Drawing clear lines for equality | Charles Pace

While government selects many public servants on the basis of personal trust, schools are not allowed to check whether a person teaching the Muslim or Catholic religion adheres to that religion, except in restricted cases

Dr Charles Pace is senior. Visiting Lecturer, Department of Social Policy & Social Work, University of Malta

The sudden removal of the Mellieħa cross followed by its equally sudden reappearance jolted awake those Maltese who had not realised that something pretty dislodging might be at stake with the pending ‘Equality’ bills. In an excellent article on MaltaToday (9 August), Chris Vella rose up to the challenge with his own key questions and key fears about the impending changes.

Vella is active in Drachma, which supports people of various characteristics in their quest for sexual and spiritual integration. Equality laws aim to promote equality by prohibiting discrimination against people with a wide range of characteristics, while setting up the structures and rules for the fulfilment of this role.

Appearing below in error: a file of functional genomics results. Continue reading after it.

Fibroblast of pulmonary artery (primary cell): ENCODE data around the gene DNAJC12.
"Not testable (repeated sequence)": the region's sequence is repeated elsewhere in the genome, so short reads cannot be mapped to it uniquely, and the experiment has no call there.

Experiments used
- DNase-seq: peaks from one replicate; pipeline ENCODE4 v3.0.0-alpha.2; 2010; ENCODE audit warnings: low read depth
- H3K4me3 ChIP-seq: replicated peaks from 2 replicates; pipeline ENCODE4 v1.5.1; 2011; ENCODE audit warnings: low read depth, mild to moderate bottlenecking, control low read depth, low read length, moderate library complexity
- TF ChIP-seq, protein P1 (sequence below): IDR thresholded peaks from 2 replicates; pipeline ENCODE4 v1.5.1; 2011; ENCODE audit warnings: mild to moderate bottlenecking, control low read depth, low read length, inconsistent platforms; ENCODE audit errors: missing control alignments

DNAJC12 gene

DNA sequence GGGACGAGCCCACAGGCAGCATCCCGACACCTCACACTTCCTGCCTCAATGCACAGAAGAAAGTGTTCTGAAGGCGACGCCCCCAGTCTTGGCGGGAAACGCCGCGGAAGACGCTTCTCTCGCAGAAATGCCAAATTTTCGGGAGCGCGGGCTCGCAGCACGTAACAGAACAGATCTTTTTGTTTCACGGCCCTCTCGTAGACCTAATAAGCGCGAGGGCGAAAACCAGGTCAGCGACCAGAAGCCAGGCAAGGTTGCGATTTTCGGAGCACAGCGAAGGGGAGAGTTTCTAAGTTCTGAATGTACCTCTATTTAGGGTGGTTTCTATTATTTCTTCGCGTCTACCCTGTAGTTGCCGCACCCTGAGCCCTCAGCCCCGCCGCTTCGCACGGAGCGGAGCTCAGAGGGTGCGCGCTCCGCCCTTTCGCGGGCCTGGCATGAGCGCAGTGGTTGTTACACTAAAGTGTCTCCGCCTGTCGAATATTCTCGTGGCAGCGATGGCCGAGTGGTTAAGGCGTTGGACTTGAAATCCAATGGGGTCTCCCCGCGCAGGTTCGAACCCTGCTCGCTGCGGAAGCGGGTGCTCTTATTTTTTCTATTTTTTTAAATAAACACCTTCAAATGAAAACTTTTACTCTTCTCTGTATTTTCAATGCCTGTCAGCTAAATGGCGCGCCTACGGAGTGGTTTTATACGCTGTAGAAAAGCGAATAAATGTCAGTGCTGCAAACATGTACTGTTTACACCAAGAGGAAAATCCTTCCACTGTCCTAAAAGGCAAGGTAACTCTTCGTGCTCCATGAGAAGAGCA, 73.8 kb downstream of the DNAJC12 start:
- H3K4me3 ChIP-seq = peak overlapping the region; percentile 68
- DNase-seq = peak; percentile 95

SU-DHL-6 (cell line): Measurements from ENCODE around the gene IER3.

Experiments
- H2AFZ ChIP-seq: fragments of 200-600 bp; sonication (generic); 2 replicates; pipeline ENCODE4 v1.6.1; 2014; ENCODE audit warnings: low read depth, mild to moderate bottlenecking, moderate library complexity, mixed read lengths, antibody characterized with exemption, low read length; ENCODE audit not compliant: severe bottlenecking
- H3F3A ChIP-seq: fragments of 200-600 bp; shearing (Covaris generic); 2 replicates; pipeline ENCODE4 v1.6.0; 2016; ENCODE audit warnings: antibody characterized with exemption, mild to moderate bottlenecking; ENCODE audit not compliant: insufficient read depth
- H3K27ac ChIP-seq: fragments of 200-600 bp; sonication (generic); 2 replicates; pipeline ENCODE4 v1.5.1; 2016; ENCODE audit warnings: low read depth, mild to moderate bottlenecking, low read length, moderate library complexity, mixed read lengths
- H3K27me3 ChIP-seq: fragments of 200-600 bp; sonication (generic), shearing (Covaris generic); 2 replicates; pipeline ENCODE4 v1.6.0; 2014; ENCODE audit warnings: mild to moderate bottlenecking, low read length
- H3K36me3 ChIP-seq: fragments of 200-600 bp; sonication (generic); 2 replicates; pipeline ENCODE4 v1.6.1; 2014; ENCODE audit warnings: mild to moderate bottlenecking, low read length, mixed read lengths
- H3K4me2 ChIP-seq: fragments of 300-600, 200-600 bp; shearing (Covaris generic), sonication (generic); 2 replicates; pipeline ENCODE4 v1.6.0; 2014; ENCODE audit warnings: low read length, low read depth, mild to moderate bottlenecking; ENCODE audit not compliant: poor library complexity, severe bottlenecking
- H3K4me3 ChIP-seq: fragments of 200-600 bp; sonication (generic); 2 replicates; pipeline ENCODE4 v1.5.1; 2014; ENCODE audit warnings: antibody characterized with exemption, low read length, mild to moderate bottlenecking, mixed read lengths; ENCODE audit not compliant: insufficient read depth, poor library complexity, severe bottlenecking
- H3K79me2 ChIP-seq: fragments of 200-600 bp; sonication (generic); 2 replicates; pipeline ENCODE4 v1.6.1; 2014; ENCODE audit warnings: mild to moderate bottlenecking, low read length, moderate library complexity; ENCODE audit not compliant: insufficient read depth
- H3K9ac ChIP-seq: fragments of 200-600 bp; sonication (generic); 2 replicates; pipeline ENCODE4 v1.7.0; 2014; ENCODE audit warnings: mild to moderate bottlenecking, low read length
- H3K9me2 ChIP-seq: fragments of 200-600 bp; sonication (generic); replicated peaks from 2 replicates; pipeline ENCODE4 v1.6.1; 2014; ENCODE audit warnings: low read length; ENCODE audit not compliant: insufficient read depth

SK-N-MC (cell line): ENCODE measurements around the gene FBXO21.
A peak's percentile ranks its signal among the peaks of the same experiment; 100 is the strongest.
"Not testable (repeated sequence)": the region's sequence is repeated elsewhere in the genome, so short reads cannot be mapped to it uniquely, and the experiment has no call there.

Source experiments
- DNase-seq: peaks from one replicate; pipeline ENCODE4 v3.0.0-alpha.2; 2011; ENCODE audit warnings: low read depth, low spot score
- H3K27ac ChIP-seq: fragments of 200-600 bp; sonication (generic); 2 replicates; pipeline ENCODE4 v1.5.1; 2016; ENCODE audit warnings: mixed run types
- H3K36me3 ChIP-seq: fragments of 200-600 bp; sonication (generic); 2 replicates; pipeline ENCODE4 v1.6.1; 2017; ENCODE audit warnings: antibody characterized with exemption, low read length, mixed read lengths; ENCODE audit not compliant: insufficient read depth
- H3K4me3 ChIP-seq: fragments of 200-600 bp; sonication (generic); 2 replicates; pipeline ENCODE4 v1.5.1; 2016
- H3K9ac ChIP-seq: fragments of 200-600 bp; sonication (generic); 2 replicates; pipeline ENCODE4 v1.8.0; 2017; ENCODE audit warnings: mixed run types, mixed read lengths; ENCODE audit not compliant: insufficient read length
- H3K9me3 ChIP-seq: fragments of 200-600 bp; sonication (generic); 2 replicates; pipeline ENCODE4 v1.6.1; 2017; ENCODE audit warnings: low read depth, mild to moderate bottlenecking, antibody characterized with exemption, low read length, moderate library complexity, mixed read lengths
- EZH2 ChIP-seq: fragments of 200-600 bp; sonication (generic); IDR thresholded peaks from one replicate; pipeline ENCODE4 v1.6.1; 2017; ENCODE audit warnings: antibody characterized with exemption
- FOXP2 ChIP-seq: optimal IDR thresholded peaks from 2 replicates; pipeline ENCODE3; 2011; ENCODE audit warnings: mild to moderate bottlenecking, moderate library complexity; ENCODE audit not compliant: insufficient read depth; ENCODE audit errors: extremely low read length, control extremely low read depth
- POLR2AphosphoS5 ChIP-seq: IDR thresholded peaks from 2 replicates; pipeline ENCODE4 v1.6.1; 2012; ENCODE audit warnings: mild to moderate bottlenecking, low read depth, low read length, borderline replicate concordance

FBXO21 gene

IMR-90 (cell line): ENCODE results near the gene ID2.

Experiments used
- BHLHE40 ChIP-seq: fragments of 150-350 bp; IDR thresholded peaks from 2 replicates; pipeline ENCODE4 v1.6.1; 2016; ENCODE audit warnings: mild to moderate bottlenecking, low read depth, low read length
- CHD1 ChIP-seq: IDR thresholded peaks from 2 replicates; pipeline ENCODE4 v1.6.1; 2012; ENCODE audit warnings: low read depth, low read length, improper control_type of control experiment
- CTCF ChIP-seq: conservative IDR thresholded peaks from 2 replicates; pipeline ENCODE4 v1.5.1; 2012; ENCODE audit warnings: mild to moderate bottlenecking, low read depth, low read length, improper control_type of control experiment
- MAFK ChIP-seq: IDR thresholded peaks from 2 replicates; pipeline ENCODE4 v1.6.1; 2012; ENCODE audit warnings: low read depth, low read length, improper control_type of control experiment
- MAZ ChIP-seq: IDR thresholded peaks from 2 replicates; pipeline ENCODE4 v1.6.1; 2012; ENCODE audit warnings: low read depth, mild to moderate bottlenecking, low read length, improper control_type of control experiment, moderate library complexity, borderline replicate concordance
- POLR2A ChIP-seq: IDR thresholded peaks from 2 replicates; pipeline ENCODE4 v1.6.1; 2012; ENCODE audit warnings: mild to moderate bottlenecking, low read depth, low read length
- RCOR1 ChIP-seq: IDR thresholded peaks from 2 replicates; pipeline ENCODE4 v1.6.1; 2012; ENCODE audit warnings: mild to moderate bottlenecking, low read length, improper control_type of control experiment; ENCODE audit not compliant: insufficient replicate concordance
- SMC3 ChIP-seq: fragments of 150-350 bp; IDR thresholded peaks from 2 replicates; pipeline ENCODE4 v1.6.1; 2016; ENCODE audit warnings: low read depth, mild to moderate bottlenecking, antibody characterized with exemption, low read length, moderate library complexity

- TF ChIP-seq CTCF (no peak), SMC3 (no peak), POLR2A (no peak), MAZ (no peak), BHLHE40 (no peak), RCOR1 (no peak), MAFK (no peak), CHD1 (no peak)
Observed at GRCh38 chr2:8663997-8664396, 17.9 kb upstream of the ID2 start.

Vella is aware of the complexity of translating this into practice. As to principles, he basically wants respect for diversity and plurality, but is afraid that that practice may either go too far or not go far enough. In such a law, what counts in the end is what it forces us to do or not to do. Where do you draw the line?

As to practice, he focuses on two areas: how far schools should restrict teachers who do not follow their ethos, and how far can conscientious objection allow different people to be treated differently.

Vella confronts the issue of what basic values should decide the balance among competing values or interests.

First, he claims, the law should be inclusive, “embracing people who are different, and have different opinions and views, subject to the very basic rule of mutual respect towards one another.”

Secondly, the law should be effective, such as where it comes to conscientious objection: “…if my ethical beliefs are by their very nature exclusive, non-embracing, racist, misogynist or homophobic/transphobic… [through] a vaguely defined conscientious objection, those same ‘protected characteristics’ would be overruled [later he says ‘nullified’]. Unless, that is, a very specific wording is adopted that clearly delineates specific scenarios where that right could be implemented.”

Thirdly, then, the laws must be clear and their interpretation predictable.

Fourthly, teaching values to students should not be at the cost of failing to inform them of other beliefs and to induce them to accept and live harmoniously with the different.